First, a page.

UPDATE: Last week, North Carolina’s Rules Review Commission rejected the two temporary rule changes regulating the conduct of partisan election observers that were approved by the North Carolina State Board of Elections (NCSBE) on Aug. 16. Although the rules were unanimously passed by the NCSBE, they required final approval by the rules commission, a panel of 10 members who are appointed by the Republican-controlled North Carolina Legislature. The NCSBE will not appeal the rules commission’s decision to reject the rule changes, but will instead offer guidance to county boards of elections and poll workers “to ensure they understand their authority.”
WASHINGTON, D.C. — On Tuesday, Aug. 16, the North Carolina State Board of Elections (NCSBE) adopted two sets of amended temporary rules pertaining to the conduct of partisan election observers and precinct officials that will take effect before the November general election. The temporary rules that were adopted today make minor amendments to the original rules guiding the activities of both party observers and poll workers and aim to provide clarity regarding these roles.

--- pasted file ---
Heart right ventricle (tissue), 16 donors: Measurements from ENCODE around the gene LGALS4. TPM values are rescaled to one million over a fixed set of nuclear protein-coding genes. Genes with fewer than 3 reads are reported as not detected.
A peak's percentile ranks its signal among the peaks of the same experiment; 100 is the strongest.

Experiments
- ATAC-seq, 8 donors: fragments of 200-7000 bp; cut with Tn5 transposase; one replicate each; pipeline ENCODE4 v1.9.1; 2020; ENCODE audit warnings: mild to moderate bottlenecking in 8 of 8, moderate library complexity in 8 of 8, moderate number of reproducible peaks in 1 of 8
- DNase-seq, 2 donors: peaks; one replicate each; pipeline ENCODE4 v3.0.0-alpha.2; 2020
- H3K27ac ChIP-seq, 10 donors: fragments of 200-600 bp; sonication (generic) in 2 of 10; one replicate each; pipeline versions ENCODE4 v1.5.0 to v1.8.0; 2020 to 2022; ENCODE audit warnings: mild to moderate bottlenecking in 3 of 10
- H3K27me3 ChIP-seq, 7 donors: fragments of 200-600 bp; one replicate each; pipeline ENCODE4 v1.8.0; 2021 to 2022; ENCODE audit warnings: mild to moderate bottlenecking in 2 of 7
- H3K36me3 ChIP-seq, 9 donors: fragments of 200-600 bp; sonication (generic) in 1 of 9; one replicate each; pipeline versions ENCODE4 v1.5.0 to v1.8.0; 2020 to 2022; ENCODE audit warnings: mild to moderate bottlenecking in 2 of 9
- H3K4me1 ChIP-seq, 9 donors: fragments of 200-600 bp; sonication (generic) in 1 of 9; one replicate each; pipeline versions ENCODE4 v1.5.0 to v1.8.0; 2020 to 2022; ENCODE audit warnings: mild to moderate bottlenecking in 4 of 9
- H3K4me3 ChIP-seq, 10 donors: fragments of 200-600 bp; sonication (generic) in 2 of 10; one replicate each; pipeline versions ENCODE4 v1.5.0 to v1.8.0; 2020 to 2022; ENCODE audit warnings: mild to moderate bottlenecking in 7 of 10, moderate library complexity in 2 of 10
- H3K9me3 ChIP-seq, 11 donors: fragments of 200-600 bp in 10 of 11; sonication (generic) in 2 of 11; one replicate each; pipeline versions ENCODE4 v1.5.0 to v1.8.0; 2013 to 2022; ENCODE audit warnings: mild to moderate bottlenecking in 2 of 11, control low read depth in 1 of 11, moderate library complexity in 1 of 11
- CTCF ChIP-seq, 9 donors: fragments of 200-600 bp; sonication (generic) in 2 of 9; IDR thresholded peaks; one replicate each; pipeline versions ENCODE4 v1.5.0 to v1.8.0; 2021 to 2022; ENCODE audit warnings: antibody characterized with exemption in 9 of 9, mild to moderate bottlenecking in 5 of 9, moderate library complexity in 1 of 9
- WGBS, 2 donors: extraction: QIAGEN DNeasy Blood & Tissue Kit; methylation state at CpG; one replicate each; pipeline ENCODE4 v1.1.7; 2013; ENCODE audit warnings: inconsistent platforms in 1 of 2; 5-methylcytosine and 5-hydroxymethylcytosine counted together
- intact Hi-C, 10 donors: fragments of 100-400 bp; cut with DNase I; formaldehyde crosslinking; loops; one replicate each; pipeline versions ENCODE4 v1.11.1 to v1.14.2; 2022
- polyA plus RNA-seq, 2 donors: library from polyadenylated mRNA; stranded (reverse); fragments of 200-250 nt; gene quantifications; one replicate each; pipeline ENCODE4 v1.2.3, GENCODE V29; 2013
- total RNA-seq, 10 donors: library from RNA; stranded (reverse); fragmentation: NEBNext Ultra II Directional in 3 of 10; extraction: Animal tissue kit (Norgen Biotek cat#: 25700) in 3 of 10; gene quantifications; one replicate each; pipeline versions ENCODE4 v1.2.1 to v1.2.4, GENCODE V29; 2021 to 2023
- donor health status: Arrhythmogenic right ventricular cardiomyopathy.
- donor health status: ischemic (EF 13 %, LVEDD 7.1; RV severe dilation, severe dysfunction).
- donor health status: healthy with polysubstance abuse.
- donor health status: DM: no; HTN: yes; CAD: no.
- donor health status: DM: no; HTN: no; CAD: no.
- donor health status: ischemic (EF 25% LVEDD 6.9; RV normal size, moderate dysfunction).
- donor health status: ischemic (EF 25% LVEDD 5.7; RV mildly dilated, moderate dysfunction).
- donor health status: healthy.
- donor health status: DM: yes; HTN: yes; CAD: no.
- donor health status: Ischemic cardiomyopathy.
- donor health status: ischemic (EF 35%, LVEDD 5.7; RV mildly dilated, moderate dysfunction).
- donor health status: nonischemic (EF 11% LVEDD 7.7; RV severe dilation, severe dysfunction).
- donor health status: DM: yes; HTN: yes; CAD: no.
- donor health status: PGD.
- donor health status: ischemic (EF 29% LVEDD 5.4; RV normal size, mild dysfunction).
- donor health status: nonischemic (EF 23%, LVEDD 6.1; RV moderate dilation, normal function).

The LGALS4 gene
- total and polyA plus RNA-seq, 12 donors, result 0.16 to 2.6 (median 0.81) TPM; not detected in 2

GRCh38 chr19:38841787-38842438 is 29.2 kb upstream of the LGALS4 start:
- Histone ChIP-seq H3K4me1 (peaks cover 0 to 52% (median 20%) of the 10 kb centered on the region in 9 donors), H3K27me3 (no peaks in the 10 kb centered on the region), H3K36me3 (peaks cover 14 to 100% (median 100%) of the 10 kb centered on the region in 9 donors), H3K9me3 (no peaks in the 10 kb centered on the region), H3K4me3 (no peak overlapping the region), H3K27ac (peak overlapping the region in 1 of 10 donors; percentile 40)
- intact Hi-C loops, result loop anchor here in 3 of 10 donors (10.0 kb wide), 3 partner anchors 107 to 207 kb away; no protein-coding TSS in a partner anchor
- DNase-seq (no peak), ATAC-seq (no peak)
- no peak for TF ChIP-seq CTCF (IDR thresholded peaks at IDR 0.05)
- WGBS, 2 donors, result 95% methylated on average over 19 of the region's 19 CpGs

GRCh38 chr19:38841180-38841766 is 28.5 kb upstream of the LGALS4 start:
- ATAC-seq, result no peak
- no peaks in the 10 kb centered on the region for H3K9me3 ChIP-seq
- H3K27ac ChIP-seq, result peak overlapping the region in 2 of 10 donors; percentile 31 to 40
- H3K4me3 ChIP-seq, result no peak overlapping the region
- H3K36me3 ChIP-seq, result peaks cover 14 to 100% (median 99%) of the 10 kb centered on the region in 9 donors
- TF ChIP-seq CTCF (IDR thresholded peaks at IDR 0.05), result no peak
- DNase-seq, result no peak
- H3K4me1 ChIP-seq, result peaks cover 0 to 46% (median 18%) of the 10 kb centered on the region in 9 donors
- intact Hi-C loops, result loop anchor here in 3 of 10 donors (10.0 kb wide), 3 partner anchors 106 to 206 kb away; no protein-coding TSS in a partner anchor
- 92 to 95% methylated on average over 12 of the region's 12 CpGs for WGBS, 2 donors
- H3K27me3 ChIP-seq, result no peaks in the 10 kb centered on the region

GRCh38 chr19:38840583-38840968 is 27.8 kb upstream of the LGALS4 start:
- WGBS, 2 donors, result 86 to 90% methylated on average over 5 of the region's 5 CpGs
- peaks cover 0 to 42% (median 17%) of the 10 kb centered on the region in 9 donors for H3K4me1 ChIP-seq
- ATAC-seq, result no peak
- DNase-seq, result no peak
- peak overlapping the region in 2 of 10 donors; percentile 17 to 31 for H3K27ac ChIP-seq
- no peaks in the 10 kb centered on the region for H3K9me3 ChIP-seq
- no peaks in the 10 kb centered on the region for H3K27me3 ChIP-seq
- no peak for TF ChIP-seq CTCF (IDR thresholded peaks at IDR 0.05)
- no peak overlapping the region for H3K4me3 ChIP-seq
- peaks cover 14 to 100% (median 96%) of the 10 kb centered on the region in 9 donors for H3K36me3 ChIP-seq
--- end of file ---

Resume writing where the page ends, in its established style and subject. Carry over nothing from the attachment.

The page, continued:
The NCSBE initially proposed making amendments to the rules following the release of survey results indicating that local election officials in multiple North Carolina counties witnessed partisan election observers breach the rules of conduct during the state’s May primary election. The survey results revealed that election officials witnessed party observers — many of whom were identified as Republican-appointed observers — intimidating and verbally harassing voters and poll workers, entering restricted areas in polling places and engaging in other forms of intimidation such as following election officials to their cars. Although North Carolina state law already prohibits any form of electioneering, intimidation or disruption of the voting process by both poll workers and party observers, the amended rules further elucidate that election observers should not be close enough to a voter to view confidential information, such as one’s date of birth or Social Security number. Additionally, the amended rules for precinct officials provide a list of prohibited actions that include discriminating against voters on the basis of race, making statements about one’s personal political views while on duty and more. According to NCSBE spokesperson Patrick Gannon, the amended rules “are necessary to ensure election workers and voters are not interfered with and the voting process is not disrupted in any way.”